Recruitment and Retention of Diverse Couples in Relationship Education with Integrated Economic Services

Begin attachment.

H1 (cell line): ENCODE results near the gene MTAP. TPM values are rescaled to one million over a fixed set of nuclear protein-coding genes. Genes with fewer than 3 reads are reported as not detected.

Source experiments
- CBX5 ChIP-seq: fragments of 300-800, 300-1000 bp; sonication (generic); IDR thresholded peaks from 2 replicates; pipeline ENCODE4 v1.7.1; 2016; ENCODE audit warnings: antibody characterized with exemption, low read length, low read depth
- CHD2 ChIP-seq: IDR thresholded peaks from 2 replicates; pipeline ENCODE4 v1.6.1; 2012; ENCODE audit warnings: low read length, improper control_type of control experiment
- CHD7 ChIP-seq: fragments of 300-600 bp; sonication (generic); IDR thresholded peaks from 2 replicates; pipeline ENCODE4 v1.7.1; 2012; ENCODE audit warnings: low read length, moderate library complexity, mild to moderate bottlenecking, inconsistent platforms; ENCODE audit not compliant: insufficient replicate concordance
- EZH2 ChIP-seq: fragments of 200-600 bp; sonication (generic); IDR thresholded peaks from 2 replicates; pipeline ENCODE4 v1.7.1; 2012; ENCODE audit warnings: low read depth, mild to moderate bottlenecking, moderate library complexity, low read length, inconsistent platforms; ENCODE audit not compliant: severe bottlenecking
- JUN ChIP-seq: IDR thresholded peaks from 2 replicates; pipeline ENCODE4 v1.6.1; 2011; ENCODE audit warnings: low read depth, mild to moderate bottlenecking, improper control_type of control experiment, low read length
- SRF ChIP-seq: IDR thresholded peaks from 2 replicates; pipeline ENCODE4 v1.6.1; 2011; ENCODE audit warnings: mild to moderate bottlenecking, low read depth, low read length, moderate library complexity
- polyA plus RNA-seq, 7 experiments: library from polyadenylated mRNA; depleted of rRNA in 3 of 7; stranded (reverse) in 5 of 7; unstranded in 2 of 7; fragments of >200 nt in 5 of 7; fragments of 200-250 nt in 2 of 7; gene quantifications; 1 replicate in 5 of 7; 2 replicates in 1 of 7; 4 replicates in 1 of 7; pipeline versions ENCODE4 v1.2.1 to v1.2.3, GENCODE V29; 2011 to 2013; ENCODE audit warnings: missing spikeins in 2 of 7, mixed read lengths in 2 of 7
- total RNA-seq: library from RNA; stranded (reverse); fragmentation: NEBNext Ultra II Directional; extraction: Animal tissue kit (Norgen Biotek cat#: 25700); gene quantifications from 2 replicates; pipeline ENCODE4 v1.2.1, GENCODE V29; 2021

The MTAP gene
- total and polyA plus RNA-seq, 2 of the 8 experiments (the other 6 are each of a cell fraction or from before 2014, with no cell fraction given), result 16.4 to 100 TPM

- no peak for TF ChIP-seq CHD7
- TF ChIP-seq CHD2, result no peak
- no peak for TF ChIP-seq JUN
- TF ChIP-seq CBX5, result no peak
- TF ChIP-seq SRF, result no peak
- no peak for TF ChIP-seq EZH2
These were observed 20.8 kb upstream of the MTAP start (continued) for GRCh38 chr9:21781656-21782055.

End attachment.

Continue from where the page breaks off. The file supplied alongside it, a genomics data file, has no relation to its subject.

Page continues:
Compared to higher income couples, those with low incomes experience a host of challenges and disparities in their intimate relationships, including lower levels of relationship satisfaction, higher rates of breakup of cohabiting relationships, and higher rates of divorce. In recognition of these disparities, a number of interventions targeting couples with low incomes have been developed. These interventions historically focused primarily on improving relationship skills through relationship education, but in recent years a new approach that integrates economic-focused interventions alongside relationship education has emerged. This integrated approach is intended to better address the challenges facing couples with low incomes, but the theory-driven, top-down approach to intervention development leaves open the question of whether couples with low incomes are interested in participating in a program that combines these two disparate components. The current study draws from a large randomized controlled trial of one such program (N = 879 couples) to provide descriptive information about the recruitment and retention of couples with low incomes in a study of relationship education with integrated economic services. Results indicate that it is possible to recruit a large, linguistically, and racially diverse sample of couples living with low income to participate in an integrated intervention, but the uptake of relationship-focused services was higher than the uptake of economic-focused services. Additionally, attrition over a 1-year follow-up data collection period was low but required labor-intensive efforts to reach participants for the survey. We highlight successful strategies for the recruitment and retention of diverse couples and discuss implications for future intervention efforts.
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